September 13, 2021— Yesterday, Finseca got hold of a list of tax increases planned to pay for the $3.5 trillion dollar ‘soft’ infrastructure package. This is an early document, and we expect changes before the bill reaches President Biden’s desk – candidly, it could change as soon as tomorrow.
“Intergenerational Split Dollar Planning Can Still Work. While Estate of Morrissette may encourage practitioners to transition away from recommending economic benefit split dollar arrangements, it is important to consider the impact that certain bad facts specifically noted by the Court in this case had on the decision. The results in this case may not significantly affect IGSD planning under the economic benefit regime, provided that the plan is established for the right non-tax reasons, the facts substantiate the treatment of the IGSD plan as a bona fide sale, and conservative discounts are taken when valuing repayment rights.”
An interesting article by Laura Saunders for the Wall Street Journal on July 2, 2021.
“Large Roth IRAs owned by the superrich are in the tax spotlight now, and all savers should consider the implications for their own retirement accounts….The story [ProPublica] claimed some wealthy Americans have multimillion- or even billion-dollar, tax-advantaged retirement-savings accounts. The largest one cited was a Roth IRA with $5 billion in assets (as of 2019) belonging to PayPal founder and investor Peter Thiel.”
“Now that we have the Green Book, which covers all of the same ground as the STEP Act, it seems that we no longer need to be concerned with retroactive provisions and can advise clients to take certain proactive steps….Green Book = Green Light.”
“Well-meaning advisors and their studious clients are not always running the numbers to help ensure that the strategies and techniques they are using will provide the best-expected results….We have found from years of experience that there is no substitute for taking out a calculator or spreadsheet and reviewing the most probable scenarios (as well as possible or unexpected situations) to determine the expected and non-expected outcome of any given technique in order to produce the most accurate map possible of the estate planning territory.”
“As part of their comprehensive legacy plan, clients who are charitably inclined, hold significant highly appreciated assets, and wish to create a lifestyle “annuity” should consider a CRT, especially if they can benefit from an income tax charitable deduction. Selling an appreciated asset inside a CRT may provide an economically superior result compared to selling the same asset in a client’s own hands, especially when done in conjunction with purchasing additional life insurance through an irrevocable life insurance trust (“ILIT”).”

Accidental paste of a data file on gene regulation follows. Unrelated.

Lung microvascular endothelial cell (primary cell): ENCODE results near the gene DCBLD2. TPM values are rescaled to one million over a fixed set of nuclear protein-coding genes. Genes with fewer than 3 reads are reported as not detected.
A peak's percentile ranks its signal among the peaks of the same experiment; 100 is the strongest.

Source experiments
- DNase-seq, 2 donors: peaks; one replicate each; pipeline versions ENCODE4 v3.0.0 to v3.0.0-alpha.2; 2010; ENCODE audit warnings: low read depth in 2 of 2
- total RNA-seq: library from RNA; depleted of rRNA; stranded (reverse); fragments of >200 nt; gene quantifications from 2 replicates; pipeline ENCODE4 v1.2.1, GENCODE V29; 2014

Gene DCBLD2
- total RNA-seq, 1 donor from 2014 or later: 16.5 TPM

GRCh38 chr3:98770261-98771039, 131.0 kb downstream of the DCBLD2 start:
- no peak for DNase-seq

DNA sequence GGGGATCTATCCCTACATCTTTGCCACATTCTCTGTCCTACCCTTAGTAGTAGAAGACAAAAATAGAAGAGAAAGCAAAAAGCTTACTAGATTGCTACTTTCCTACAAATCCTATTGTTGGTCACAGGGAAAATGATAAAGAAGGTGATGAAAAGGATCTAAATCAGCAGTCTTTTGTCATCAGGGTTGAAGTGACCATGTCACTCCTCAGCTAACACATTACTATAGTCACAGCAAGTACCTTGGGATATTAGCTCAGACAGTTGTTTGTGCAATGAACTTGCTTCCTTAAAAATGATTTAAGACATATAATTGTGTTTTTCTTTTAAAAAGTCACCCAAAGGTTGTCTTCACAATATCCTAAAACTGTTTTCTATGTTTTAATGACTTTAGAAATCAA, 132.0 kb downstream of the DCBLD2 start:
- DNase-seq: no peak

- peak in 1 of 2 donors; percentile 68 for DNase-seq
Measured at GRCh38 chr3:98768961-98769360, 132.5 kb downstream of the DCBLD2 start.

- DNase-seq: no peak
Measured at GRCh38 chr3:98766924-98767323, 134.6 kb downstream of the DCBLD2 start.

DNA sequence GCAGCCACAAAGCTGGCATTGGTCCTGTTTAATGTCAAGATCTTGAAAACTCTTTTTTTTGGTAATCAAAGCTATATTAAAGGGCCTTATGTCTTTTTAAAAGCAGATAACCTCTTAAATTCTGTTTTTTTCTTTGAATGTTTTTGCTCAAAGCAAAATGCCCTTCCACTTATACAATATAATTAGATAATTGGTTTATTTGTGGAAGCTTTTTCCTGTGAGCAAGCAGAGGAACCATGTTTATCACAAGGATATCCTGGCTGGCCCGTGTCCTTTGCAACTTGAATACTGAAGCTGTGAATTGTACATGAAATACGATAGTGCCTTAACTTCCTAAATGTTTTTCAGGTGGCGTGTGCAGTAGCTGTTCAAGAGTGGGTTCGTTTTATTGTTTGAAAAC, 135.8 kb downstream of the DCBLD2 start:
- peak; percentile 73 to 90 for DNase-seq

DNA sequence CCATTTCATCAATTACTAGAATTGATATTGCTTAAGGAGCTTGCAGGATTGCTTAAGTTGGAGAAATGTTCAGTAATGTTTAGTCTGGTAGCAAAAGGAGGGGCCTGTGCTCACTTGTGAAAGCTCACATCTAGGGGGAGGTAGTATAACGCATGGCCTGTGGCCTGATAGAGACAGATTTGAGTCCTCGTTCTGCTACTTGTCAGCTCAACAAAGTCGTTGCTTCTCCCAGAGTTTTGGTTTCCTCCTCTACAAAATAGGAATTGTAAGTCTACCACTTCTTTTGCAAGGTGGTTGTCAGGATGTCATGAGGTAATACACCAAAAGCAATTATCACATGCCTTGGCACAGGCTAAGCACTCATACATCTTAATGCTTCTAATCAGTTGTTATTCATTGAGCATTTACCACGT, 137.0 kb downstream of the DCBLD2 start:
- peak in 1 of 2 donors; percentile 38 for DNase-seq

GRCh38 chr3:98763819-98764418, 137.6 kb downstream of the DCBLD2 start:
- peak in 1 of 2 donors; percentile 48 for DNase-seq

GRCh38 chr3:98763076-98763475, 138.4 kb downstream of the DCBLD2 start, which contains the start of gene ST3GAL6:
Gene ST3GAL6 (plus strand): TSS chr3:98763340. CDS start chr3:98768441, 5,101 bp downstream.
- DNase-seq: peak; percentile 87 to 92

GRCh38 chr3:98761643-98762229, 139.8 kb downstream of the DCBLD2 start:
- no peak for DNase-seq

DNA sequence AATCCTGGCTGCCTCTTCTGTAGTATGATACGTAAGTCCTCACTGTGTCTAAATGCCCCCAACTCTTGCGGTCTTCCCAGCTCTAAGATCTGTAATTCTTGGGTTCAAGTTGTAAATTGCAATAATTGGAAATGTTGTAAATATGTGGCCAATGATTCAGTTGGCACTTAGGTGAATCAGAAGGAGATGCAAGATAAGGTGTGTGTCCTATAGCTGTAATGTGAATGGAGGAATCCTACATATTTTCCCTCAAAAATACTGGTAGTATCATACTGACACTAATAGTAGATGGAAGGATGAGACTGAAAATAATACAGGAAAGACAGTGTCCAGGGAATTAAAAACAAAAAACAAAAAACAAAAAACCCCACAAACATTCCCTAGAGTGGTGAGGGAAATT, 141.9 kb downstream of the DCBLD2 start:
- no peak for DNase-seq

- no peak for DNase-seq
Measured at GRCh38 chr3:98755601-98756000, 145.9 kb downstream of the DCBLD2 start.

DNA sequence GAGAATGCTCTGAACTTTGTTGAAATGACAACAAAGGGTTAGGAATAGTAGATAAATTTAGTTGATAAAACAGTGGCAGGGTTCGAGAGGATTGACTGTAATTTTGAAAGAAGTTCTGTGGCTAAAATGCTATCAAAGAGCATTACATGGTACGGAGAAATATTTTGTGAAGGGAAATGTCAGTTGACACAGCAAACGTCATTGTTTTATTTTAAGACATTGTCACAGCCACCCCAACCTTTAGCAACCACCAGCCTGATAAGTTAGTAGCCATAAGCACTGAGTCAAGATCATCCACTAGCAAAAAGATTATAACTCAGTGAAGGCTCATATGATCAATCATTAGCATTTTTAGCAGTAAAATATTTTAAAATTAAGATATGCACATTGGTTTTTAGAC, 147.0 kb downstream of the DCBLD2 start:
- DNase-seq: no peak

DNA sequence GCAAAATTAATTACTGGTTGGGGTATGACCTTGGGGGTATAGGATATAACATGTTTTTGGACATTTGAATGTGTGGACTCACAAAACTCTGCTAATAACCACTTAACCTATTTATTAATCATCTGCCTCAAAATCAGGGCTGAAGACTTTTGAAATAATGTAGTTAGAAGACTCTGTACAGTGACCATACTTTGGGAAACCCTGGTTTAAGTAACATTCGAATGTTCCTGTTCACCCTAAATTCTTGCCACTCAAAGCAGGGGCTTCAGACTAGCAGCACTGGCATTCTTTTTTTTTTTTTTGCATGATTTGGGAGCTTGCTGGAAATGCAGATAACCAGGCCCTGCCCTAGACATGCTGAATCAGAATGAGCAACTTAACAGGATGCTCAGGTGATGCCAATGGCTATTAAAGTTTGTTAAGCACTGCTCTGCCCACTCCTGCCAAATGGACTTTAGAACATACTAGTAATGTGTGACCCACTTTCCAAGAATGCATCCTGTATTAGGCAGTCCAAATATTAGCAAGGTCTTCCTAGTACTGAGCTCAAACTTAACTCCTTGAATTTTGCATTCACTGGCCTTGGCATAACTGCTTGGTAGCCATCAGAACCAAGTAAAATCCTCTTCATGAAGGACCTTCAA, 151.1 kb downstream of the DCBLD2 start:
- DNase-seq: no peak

“Financial advisers say they have been flooded with calls from clients who are trying to predict which of President Biden’s tax proposals will become law….I don’t know where we’re going with any of these taxes,” said Bill Schwartz, managing director of Wealthspire Advisors, which advises clients with $5 million to $20 million in assets. “But I do know it’s really difficult right now to justify what people call a loophole or what I call using the tax code to your advantage. In fact, it’s really hard to justify any of these techniques for the affluent right now, not that I think they’re right or wrong.”
All of us are use to face-to-face meetings. We have always believed that they are essential. Now, a year into the pandemic, I wonder what we think now? An interesting Op-Ed in today’s NY Times.
“How many of those trips would have been unnecessary if I’d only Zoomed? My estimate runs somewhere between most and all. Aviation is a modern miracle; it is also expensive, annoying and environmentally costly. Now that videoconferencing has been shown to be an acceptable way to get work done, there’s no reason to quit it when the virus is gone. For years, it has been a truism that face-to-face meetings are far better than videoconferencing, for obvious reasons. They foster deeper relationships and perhaps better group decision-making. “I grew up in a sales culture that said, ‘You want to close a deal, you go get in front of the client,’” said Darren Marble, an entrepreneur based in Los Angeles who used to travel to New York every other week. When the pandemic hit, he didn’t know how he’d do business. “Working at home was antagonistic to everything I’d learned over my career,” he said. But in the Zoom era, everything worked out. In fact, Marble told me, 2020 was a “breakout year”; his firm, Crush Capital, recently raised more than $3 million from over 30 investors, all through Zoom. “Rapport is overrated,” Marble said.”
“President Biden campaigned on a tax plan that would raise almost 4 trillion dollars – primarily by increasing taxes on individuals making more than $400,000 a year and raising the corporate rate. While the entirety of the plan is unlikely to become law this Congress it does provide a menu of policy options that Democrats in Congress will consider, especially once they turn to the forecast infrastructure and climate change bill expected this summer….What is likely to move forward, and what is likely to slip off the agenda?”
To read on for a breakdown on the prospects of the Biden tax plan in 2021, click here.